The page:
1. When Chuck Sudo tweeted that his report on the Great American Beer Fest was getting long, I knew it meant one thing: Multi-Part Series!Yesterday’s was about Goose Island entering his Sai-Shan-Tea in the Fest, today’s will be beer in the farm-to-table movement, and tomorrow’s will be about Chicago’s growing beer community. 2. Chris Cognac is a good guy who had a one-season Food Network show (The Hungry Detective) doing sort of what Guy Fieri does… with less shtick. (Draw your own conclusions about the Food Network’s priorities.) He was also an LA cop working the grimmest beats… and now he’s telling that side of his story on his blog. (h/t Louisa Chu) 3. Even if I’m not convinced that the burgers all look that great (some do, certainly), this LTHForum thread on The Burgers of Wisconsin is worth it for the Americana and the signage. 4. If you haven’t read it, this is just weird. The Goats Who Stare at… Trademark Attorneys 5. I know there is such a thing as the Tet festival among Vietnamese this time of year, but I know nothing about it. This blog talks about it and has other good articles and photos on Vietnamese food. 6. There’s something hypnotic about both this photo of a recursive pizza, and pretentious art-world theoretical language being used to describe a pizza (“My work is typically about the structure of an art environment so pizza was a perfect template to exercise visceral enjoyment mashed with layers of intellect in a way to start talking about the social as material in a shared art experience.”) I think he’s being tongue in cheek in this Serious Eats piece. I pray. 7. This vaguely food-themed clip from a 1940s musical, featuring three singing contortionists, was apparently an internet meme at some point, but I missed it (and I’ve even seen it on screen, since it’s in That’s Entertainment III, but I don’t remember it). Stick with it till they start doing the contortion part and you will be amazed:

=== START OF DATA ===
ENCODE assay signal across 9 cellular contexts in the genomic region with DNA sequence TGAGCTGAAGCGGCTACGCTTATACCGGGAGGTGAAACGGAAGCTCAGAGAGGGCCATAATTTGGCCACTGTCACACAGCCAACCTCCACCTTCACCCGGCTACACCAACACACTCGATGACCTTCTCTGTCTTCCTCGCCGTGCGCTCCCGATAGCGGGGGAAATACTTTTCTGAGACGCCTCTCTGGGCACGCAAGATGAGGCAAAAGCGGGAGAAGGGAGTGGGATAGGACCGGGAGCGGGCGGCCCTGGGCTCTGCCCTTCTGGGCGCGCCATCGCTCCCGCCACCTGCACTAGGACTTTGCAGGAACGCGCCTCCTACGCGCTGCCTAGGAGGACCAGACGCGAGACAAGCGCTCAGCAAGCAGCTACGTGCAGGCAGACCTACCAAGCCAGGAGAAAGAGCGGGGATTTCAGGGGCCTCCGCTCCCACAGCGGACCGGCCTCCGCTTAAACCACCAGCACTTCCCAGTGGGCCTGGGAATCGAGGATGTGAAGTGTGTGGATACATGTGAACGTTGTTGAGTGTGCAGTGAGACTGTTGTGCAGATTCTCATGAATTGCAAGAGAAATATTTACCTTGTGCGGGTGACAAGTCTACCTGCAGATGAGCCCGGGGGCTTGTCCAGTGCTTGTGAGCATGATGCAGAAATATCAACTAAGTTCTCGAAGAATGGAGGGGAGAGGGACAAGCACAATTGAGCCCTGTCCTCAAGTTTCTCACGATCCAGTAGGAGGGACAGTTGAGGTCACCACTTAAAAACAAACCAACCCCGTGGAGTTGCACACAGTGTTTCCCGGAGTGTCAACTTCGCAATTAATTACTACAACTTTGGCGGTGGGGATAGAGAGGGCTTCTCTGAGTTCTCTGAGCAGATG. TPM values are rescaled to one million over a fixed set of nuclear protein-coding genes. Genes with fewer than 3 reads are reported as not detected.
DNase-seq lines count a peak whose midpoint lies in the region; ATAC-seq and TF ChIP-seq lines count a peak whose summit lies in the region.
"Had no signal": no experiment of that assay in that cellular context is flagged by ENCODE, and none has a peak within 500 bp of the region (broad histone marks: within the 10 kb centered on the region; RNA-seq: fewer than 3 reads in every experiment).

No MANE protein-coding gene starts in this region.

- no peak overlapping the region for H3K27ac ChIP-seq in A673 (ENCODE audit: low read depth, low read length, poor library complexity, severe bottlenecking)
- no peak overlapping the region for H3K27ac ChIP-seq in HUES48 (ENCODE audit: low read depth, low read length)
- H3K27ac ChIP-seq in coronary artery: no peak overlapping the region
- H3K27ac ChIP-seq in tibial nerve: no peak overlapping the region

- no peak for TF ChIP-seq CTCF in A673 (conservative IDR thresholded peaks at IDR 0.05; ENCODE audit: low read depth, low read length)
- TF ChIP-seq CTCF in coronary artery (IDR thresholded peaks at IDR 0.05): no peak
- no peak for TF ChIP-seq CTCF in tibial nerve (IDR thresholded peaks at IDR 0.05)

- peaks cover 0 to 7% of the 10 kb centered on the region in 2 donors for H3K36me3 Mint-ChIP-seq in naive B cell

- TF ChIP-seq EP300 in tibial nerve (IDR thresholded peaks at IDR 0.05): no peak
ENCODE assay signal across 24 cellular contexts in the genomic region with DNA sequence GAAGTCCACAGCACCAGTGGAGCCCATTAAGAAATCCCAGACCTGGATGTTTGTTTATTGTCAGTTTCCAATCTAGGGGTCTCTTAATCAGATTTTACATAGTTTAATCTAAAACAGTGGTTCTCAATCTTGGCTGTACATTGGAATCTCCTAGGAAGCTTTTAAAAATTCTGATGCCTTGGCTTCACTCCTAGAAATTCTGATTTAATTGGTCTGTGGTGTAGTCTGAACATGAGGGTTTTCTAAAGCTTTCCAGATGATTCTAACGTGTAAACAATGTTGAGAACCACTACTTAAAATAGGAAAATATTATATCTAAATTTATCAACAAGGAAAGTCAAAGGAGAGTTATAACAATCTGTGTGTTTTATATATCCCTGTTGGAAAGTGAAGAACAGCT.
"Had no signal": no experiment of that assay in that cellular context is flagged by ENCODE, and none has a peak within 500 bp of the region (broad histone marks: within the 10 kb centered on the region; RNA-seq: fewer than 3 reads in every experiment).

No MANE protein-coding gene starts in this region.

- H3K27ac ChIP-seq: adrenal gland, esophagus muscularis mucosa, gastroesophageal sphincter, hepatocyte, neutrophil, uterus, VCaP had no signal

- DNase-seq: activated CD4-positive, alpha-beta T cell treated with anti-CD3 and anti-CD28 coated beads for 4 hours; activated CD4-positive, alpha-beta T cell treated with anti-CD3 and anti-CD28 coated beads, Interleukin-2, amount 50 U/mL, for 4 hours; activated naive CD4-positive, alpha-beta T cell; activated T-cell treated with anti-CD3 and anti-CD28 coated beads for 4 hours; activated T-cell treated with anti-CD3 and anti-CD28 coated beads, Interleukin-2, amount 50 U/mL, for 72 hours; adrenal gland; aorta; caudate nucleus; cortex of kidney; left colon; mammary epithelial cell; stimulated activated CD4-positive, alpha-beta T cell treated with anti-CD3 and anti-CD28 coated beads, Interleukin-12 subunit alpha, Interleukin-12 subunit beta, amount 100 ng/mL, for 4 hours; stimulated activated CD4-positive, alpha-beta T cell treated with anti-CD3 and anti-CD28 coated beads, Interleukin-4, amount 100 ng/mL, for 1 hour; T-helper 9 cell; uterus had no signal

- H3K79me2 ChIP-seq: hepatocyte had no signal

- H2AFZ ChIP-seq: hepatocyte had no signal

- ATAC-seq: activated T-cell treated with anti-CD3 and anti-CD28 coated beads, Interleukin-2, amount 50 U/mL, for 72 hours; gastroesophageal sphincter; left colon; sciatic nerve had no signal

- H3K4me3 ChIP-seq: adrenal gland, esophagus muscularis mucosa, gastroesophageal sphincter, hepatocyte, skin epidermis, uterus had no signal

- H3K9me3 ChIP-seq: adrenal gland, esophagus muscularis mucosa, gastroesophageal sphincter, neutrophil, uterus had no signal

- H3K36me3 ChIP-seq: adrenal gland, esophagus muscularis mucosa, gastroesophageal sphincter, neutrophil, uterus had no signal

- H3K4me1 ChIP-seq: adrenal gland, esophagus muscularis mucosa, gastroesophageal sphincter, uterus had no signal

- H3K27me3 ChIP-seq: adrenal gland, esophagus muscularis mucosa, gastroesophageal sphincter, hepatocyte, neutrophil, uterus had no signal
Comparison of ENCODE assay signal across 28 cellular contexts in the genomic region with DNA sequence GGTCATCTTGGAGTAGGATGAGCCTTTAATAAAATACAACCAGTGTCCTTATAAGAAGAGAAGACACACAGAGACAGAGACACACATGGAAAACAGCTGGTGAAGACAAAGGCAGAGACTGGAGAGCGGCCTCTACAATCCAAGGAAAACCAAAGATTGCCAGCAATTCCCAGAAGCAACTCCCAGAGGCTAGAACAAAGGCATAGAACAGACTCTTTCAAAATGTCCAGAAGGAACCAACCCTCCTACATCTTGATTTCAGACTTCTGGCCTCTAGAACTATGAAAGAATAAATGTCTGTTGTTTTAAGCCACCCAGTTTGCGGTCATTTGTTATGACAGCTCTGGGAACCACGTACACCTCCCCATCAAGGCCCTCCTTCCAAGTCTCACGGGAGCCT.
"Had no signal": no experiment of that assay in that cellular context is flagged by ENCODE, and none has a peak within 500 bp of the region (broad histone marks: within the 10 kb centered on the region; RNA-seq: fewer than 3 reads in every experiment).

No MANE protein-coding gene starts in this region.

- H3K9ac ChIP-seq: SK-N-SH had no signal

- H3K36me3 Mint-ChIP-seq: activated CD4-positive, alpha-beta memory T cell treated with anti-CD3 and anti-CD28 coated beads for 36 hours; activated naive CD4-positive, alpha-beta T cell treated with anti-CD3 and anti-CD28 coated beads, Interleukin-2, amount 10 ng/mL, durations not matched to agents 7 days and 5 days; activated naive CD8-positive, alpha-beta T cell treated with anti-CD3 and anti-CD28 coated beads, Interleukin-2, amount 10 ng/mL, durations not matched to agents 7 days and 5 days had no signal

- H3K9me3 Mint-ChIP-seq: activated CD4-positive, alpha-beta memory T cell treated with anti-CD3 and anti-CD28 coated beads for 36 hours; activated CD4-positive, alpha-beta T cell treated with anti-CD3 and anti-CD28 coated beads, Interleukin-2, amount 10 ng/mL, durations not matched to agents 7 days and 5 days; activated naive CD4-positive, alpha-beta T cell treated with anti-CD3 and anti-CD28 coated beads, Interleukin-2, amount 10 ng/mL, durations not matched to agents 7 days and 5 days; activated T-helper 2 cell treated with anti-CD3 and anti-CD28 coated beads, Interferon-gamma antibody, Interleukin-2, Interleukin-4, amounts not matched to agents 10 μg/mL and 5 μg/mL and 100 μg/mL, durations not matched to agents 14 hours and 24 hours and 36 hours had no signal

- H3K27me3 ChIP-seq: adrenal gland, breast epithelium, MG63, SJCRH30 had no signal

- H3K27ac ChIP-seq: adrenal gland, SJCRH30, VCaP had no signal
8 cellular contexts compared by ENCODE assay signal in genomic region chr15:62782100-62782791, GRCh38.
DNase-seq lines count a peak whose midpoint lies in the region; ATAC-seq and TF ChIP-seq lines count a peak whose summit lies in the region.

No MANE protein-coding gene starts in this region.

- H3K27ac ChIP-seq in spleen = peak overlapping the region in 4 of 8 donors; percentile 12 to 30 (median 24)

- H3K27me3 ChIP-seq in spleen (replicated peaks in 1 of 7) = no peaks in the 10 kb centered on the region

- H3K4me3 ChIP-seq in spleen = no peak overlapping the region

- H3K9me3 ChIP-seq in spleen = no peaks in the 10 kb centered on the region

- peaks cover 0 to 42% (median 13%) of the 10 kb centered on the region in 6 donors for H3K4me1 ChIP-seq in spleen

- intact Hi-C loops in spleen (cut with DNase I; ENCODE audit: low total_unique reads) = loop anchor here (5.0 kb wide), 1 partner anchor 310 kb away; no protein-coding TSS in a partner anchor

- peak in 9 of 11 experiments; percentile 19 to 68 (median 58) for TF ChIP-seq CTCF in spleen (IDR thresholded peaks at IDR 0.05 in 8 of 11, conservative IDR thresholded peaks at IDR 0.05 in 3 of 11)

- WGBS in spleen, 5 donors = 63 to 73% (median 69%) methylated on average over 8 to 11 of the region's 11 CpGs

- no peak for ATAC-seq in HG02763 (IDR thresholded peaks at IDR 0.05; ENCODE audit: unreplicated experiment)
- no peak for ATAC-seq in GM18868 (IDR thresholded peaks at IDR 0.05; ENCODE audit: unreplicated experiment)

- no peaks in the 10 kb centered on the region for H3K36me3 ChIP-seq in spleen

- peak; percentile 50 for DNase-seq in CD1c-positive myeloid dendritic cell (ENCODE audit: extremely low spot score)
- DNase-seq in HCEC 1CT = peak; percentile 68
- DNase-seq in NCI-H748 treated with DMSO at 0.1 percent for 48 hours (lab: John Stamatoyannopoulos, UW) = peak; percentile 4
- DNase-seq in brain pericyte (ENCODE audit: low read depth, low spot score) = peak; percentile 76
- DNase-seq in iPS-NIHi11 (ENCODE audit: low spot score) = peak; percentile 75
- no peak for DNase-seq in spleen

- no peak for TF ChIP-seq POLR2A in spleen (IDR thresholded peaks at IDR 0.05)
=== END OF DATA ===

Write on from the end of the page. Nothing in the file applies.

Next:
1. Don’t play this French animated music video until you’re ready to have its catchy song about having “un café” stuck in your head:
2. Best thing on LTHForum lately: a woman asks how to make better pasta sauce than her husband’s Americanized recipe, and the result is a mostly friendly little symposium on good techniques. 3. I’ve never been a big fan of framboise, the Belgian raspberry lambic beer sold here, along with a similar cherry one, Kriek; they’re a little too much like drinking pancake syrup, in part because they’re usually made not with fruit, but with an industrial extract. The one I did like a lot one summer in Bruges was peche, the peach version, which was much subtler, but it’s harder to find over here. Anyway, Lottie + Doof finds a good use for framboise: sorbet. 4. Good Food has a special short podcast about pie running alongside its regular podcast; the best one so far is this talk about forgotten pie recipes (hmm, seems like I saw a video podcast that touched on the same subject), though I’m not convinced all of these are as lost to modern cooks as they say. Still, it includes mention of the mock apple pie made with Ritz Crackers which Cathy Lambrecht actually made once:
5. Nick Zukin (aka Extramsg) has a post that amusingly explains why granola-y Portland (Oregon) seems so hostile to molecular gastronomy, and how one place might sneak it by them as molecular locavorism. 6. Go have an English countryside zen moment by looking at these pictures of what’s growing there in early summer, at a blog called Nordljus. 7. These two posts at the Vietnam-based blog Noodlepie seem to make an appropriate pair: in one he pleads guilty to being exactly the New York Times’ parody of the obsessed blogger, in this one he rips ex-Timeser Mimi Sheraton for her parachute-journalism piece on the best pho in Hanoi.